Tag: Disk

A strange dusty disk could hide a planet betwixt three stars

About 1,300 light-years away, a young triple-star system is warping and splitting a disk of dust and gas where planets could one day form. Unlike the flat disk that gave rise to the planets in our own Solar System, the system’s disk consists of three misaligned rings.



a star in the dark: ALMA, in which ESO is a partner, and the SPHERE instrument on ESO’s Very Large Telescope have imaged GW Orionis, a triple star system with a peculiar inner region. Unlike the flat planet-forming discs we see around many stars, GW Orionis features a warped disc, deformed by the movements of the three stars at its centre. This composite image shows both the ALMA and SPHERE observations of the disc. The ALMA image shows the disc’s ringed structure, with the innermost ring (part of which is visible as an oblong dot at the very centre of the image) separated from the rest of the disc. The SPHERE observations allowed astronomers to see for the first time the shadow of this innermost ring on the rest of the disc, which made it possible for them to reconstruct its warped shape.


© Provided by Popular Science
ALMA, in which ESO is a partner, and the SPHERE instrument on ESO’s Very Large Telescope have imaged GW Orionis, a triple star system with a peculiar inner region. Unlike the flat planet-forming discs we see around many stars, GW Orionis features a warped disc, deformed by the movements of the three stars at its centre. This composite image shows both the ALMA and SPHERE observations of the disc. The ALMA image shows the disc’s ringed structure, with the innermost ring (part of which is visible as an oblong dot at the very centre of the image) separated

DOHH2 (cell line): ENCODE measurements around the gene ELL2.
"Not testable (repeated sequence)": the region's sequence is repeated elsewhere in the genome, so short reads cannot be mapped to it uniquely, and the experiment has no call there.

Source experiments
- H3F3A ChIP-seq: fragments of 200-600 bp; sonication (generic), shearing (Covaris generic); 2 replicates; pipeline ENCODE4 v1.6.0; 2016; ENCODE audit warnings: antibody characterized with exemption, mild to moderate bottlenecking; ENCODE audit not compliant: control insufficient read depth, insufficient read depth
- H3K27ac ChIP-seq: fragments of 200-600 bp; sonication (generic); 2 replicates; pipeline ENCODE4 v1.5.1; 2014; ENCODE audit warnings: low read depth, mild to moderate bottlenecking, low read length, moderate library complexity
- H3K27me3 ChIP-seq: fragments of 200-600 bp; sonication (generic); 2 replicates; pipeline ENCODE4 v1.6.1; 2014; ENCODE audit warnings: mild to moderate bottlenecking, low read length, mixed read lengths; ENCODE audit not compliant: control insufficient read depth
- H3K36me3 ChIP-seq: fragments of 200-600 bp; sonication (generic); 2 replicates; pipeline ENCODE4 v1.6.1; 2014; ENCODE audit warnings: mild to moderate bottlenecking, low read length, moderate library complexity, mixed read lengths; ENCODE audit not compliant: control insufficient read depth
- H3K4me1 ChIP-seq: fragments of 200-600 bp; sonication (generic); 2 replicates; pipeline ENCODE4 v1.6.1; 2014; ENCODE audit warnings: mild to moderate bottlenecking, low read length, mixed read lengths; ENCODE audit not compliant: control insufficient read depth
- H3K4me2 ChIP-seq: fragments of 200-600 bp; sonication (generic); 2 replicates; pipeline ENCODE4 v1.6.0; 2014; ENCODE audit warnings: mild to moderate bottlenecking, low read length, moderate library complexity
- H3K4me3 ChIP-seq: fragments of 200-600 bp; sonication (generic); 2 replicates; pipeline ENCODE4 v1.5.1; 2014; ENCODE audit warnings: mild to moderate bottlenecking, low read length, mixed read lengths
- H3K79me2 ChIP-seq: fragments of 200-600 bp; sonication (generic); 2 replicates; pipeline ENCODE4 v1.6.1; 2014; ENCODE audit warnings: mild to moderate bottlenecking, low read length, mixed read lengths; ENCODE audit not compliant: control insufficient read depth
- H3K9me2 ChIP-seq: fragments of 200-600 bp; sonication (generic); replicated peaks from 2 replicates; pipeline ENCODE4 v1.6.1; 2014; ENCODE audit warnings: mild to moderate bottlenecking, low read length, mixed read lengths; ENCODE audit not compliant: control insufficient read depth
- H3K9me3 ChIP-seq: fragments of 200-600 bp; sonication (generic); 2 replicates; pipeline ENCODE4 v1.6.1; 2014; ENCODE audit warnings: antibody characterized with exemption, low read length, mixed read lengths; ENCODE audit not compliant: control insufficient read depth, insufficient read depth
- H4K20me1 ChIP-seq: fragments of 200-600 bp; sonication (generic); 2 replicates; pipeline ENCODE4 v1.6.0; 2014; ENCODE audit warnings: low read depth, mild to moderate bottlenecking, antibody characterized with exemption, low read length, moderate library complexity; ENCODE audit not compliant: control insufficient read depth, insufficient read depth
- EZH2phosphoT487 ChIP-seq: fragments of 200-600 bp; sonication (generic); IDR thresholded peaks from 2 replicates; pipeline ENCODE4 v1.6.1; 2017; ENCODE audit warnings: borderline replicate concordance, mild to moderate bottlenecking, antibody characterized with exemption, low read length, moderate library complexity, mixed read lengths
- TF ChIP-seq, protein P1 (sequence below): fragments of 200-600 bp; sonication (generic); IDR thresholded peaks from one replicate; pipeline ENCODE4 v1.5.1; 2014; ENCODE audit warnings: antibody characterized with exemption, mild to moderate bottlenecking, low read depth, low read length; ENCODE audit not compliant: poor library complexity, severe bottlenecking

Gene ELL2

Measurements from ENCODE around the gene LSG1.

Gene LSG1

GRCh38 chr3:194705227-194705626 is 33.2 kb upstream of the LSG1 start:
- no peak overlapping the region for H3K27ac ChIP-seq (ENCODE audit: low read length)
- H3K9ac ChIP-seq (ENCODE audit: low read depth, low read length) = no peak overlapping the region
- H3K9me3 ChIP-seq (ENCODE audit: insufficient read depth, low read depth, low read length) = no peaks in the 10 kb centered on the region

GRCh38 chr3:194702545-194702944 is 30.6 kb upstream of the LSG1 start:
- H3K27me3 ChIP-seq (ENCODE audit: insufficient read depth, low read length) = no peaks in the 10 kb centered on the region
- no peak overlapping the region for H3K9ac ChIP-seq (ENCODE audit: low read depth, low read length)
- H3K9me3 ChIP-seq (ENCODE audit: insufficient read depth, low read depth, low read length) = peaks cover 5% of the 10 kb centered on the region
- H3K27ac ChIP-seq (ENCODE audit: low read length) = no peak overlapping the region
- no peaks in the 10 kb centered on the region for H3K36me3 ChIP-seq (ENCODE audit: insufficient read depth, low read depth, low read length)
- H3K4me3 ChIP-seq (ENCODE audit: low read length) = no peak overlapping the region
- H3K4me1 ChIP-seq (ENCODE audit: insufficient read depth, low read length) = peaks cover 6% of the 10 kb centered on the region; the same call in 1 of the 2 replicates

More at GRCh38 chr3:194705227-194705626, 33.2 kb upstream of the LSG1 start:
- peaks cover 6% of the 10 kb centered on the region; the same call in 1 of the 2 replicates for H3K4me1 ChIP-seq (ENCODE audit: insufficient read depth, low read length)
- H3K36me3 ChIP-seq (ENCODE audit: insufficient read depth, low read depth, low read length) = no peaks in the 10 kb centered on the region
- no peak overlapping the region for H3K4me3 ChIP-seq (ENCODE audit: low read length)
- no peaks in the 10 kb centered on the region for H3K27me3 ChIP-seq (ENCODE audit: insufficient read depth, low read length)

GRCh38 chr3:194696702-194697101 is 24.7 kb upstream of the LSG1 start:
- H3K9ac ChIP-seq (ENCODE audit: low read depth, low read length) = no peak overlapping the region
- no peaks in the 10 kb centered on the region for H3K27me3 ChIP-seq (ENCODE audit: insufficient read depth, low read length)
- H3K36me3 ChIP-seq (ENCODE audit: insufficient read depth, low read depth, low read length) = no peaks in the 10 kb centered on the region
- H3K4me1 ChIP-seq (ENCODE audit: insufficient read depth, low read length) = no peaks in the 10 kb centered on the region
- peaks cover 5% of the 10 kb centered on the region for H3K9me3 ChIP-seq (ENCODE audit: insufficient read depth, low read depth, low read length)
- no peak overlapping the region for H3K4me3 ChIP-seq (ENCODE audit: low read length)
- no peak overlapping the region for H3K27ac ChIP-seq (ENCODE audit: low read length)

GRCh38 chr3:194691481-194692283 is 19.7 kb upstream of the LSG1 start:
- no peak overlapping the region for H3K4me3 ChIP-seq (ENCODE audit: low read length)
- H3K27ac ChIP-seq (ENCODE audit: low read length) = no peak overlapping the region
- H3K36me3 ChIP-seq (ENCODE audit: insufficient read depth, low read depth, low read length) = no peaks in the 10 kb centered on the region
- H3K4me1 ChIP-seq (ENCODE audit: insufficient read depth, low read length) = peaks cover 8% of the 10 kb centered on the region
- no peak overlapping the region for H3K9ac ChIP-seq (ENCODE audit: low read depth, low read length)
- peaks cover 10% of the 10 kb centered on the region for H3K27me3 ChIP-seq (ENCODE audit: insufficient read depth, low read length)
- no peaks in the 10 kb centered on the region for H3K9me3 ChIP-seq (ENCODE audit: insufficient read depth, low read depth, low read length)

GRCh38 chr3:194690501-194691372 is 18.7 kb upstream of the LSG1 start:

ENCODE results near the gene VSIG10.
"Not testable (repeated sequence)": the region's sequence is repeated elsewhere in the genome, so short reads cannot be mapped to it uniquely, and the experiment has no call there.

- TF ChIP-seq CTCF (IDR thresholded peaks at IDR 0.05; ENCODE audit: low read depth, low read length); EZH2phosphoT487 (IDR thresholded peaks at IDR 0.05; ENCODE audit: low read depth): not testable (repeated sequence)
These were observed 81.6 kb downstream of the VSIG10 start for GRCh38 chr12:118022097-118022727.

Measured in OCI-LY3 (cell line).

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Why This Triple-Star System Is Warping, Tearing Its Planet-Forming Disk

KEY POINTS

  • GW Orionis is a unique star system with three stars
  • Researchers have found that its planet-forming disk is warped and broken into rings
  • Research teams are presenting suggestions as to what caused the disk to warp

Astronomers have found the first evidence of a multi-star system essentially tearing apart its planet-forming disk. Research teams are now suggesting possible reasons for the system’s warped disk.

Most stars like our sun are born with siblings. Some have even suggested that the sun was once a part of a binary system. In a new study published in the journal Science, a team of astronomers describes a multi-star system called GW Orionis with three stars, with the inner stars, GW Ori A and B, orbiting each other with a distance of 1 astronomical unit (au) and the outer star, GW Ori C, orbiting the two inner stars at a distance of

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